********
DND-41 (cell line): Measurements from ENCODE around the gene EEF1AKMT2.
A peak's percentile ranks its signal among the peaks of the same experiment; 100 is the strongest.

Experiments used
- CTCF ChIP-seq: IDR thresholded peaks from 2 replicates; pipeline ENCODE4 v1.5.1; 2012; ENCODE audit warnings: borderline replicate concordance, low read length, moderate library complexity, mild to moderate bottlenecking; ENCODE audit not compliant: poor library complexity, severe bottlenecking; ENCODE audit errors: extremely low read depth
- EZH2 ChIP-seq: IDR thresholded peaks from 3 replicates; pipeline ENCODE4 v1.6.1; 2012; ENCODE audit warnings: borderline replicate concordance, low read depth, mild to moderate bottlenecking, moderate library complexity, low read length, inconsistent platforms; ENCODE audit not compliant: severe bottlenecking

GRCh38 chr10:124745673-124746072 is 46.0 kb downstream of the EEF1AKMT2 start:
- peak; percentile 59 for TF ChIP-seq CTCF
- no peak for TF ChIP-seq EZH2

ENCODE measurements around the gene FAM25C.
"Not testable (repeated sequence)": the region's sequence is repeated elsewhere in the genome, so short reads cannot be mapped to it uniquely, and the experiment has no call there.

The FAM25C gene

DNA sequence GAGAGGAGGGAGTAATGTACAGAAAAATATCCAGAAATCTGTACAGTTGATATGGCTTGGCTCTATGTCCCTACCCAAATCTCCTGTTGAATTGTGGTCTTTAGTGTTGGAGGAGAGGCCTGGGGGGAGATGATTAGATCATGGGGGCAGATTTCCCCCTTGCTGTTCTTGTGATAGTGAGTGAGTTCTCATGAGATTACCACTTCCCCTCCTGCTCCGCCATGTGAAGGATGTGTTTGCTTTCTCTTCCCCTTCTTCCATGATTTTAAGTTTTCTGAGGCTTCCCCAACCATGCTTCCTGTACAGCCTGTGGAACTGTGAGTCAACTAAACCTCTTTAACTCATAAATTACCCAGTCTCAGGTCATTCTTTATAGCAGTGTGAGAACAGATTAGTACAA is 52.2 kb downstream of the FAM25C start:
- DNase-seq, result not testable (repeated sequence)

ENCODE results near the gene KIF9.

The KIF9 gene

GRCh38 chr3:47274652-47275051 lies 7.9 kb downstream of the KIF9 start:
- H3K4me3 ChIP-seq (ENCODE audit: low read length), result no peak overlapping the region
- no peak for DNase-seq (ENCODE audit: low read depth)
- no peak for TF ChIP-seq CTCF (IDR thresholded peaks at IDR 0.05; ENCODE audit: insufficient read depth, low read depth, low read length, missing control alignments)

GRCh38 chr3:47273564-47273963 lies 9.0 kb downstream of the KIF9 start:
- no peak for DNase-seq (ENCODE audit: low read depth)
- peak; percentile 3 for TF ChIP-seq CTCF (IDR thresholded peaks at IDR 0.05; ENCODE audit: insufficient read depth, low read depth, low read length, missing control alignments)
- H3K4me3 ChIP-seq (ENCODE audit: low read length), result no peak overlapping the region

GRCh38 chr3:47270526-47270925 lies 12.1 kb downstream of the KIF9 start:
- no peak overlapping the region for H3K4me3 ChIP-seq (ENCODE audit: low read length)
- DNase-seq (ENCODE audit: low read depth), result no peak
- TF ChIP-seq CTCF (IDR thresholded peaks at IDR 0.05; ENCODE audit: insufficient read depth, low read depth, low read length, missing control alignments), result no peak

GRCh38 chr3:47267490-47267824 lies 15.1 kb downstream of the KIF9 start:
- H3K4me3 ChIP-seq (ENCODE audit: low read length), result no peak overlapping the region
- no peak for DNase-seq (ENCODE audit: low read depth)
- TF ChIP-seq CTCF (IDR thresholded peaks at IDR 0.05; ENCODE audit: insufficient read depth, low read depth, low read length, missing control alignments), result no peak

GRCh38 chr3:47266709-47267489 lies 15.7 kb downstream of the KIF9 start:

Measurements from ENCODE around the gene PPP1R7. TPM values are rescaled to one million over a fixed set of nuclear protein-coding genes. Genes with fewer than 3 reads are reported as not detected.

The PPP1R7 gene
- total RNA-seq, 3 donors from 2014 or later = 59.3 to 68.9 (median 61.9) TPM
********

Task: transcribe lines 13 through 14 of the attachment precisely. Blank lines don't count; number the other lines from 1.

- DNase-seq, result not testable (repeated sequence)

ENCODE results near the gene KIF9.